reputation-CCNC2011 - The 8th Annual IEEE Consumer...

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Abstract A vehicular network must ensure a trust relationship among participating “smart vehicles” (vehicles installed with wireless network devices) and roadside infrastructure in order to maximize the benefit provided by the network. In this paper, we present practical ways to provide reliable reputation scores for vehicles in a vehicular network. Because in most of the time, the majority of people drive their vehicles locally for their daily commute (to work places, schools, daycares, superstores, etc), most vehicles have their predefined constant daily trajectories. Based on this phenomenon, roadside infrastructure could rely on repeated daily observations of the same set of passing-by vehicles to build long-term reputation scores for these local “community” vehicles, in the similar way as the reputation built-up for people in a club or a church community. The proposed scheme does not require sufficient density of smart vehicles and only requires each smart vehicle has one secret and verifiable certificate. These features make it especially suitable for the initial deployment stage of vehicular network when the penetration rate of smart vehicles is very low and vehicle-based public-key infrastructure is not mature. Keywords vehicular networking security, reputation system, initial deployment stage, roadside unit I. INTRODUCTION Vehicular Ad hoc Network (VANET) is a form of mobile ad-hoc network to provide communications among nearby vehicles and between vehicles and nearby roadside equipments [1]. Applications of VANET include emergency/safety warning, driving directions, cooperative driving, information exchange between nodes/vehicles, access to Internet, location aware advertising, on demand content, file sharing, etc [2][3]. For the success of all these applications, it is critical to ensure that VANET can provide reliable and secure data transmission, and full cooperation from all or most vehicles. Most previously proposed VANET architectures and applications (including security architectures) have an implicit assumption that there are sufficient number of vehicles equipped with wireless devices (called “smart vehicles”) on roads when a proposed architecture is deployed. Under this assumption, in most of the time VANET can rely on Vehicle-to-Vehicle (V2V) communication and multi-hop communication to achieve its functions and service. This assumption, however, is not a realistic assumption during the long initial years of VANET deployment. Due to the huge population of existing non-smart vehicles and the long lifetime of vehicles, it will take years or even decades transition period before we could have a mature VANET environment where most vehicles are smart vehciles. Thus instead of focusing on mature VANET scenarios, it is more important to develop economical and feasible architectures that are suitable for VANET initial deployment stage.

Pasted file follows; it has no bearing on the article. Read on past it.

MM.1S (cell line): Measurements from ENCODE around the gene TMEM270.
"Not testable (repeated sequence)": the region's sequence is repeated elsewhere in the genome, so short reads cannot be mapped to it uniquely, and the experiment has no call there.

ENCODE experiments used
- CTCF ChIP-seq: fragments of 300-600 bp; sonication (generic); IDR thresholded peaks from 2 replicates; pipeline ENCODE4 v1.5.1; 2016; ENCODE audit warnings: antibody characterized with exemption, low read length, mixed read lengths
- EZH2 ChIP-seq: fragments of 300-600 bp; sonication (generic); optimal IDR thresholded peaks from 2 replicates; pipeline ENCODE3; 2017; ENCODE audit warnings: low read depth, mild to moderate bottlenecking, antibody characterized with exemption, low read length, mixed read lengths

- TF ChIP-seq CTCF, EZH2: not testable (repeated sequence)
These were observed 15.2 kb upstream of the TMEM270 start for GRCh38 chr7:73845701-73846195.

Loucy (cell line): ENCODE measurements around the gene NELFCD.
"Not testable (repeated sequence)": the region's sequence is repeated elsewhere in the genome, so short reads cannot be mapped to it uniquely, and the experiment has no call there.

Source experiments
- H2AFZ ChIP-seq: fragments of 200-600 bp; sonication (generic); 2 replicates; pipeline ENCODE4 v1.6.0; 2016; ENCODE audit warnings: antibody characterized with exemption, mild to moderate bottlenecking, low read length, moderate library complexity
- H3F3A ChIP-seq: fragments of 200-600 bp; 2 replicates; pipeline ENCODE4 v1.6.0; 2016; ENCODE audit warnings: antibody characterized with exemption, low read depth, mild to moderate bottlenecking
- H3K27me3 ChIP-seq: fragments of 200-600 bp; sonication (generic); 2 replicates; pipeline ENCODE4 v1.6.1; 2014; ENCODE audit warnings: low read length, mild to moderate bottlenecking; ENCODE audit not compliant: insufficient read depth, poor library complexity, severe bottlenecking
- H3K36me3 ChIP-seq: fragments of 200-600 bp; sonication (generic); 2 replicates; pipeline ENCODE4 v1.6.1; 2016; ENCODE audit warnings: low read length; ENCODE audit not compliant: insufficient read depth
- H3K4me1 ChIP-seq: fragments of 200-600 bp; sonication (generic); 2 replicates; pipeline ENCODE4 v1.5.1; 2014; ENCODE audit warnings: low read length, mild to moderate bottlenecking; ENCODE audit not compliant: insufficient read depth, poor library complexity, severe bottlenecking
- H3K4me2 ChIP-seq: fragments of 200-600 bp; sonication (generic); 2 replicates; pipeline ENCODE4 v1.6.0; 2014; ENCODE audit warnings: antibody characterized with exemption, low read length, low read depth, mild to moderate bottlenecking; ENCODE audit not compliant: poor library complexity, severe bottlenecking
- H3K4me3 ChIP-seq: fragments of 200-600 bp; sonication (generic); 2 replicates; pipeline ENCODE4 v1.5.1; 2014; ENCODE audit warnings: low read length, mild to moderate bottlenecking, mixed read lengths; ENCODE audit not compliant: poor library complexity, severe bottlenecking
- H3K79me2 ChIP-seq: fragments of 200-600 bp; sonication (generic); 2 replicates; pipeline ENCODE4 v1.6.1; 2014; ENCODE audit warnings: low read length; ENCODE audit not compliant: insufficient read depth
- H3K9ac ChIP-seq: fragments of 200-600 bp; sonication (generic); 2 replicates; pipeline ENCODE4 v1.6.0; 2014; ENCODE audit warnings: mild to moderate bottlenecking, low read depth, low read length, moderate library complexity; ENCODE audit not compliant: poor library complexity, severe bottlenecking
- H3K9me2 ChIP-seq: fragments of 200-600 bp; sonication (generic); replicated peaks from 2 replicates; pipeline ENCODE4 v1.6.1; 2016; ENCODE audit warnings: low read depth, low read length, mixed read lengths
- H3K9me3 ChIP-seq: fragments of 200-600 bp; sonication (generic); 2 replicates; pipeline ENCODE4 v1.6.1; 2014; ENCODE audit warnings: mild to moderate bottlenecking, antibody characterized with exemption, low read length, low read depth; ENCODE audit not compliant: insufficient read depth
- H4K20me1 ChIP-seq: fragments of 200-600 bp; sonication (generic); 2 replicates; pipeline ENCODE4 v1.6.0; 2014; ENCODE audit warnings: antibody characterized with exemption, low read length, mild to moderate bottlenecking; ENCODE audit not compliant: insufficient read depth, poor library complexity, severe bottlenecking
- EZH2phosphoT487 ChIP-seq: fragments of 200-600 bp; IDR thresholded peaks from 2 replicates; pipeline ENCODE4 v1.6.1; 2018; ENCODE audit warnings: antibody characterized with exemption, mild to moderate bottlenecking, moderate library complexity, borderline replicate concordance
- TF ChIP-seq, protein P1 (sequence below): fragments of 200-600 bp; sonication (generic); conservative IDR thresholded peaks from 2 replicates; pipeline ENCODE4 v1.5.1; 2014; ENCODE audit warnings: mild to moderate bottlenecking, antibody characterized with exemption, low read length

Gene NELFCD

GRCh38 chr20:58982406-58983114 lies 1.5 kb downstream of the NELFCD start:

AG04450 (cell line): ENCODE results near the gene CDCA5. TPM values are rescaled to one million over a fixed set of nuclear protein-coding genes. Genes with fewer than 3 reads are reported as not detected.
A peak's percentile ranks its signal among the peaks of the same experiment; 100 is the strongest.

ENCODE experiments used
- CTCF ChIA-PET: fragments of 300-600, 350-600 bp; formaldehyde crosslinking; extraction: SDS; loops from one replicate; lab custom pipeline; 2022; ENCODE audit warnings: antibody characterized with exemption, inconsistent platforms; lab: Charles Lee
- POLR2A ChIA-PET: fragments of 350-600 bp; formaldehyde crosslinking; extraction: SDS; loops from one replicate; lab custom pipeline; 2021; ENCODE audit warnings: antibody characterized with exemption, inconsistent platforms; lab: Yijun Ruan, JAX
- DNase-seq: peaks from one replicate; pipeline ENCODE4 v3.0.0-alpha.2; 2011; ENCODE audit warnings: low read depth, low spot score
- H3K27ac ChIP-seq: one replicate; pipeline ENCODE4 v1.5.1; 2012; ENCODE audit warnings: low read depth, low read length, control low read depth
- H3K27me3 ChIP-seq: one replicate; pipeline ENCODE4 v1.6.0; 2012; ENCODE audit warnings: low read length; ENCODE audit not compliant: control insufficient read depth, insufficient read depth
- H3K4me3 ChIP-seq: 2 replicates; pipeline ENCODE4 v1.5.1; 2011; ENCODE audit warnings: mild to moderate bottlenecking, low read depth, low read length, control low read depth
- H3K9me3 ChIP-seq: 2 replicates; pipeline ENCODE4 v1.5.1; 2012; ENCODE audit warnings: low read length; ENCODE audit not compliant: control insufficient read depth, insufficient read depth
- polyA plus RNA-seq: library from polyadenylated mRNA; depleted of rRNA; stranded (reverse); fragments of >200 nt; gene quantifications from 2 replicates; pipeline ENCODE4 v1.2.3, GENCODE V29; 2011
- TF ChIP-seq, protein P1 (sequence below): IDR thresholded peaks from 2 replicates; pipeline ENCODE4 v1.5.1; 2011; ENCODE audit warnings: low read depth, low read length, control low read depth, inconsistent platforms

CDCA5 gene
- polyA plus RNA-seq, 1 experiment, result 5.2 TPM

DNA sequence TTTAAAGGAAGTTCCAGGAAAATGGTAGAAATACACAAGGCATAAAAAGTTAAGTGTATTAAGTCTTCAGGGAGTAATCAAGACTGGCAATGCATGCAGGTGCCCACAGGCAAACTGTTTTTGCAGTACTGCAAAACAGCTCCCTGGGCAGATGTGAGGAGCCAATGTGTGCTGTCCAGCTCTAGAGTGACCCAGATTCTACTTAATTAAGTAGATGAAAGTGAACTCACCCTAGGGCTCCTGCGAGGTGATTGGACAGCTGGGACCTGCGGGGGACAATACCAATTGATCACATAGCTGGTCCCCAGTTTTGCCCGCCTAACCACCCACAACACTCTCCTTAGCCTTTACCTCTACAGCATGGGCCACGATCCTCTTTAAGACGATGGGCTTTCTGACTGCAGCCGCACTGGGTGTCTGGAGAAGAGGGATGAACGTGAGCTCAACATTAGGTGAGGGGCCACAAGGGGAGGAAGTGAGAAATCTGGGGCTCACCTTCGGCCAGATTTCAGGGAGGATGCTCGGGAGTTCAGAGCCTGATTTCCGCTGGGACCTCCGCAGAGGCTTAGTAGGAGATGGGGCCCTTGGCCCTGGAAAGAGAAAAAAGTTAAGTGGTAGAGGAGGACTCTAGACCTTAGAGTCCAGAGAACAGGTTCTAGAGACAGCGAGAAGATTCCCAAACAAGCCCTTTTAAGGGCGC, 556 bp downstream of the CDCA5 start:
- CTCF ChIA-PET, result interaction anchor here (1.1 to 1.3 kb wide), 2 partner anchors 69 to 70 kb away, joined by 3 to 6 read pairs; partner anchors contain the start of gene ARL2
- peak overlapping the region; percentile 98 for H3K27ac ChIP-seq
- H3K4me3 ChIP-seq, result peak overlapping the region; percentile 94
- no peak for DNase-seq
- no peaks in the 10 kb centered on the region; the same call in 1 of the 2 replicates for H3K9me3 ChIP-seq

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reputation-CCNC2011 - The 8th Annual IEEE Consumer...

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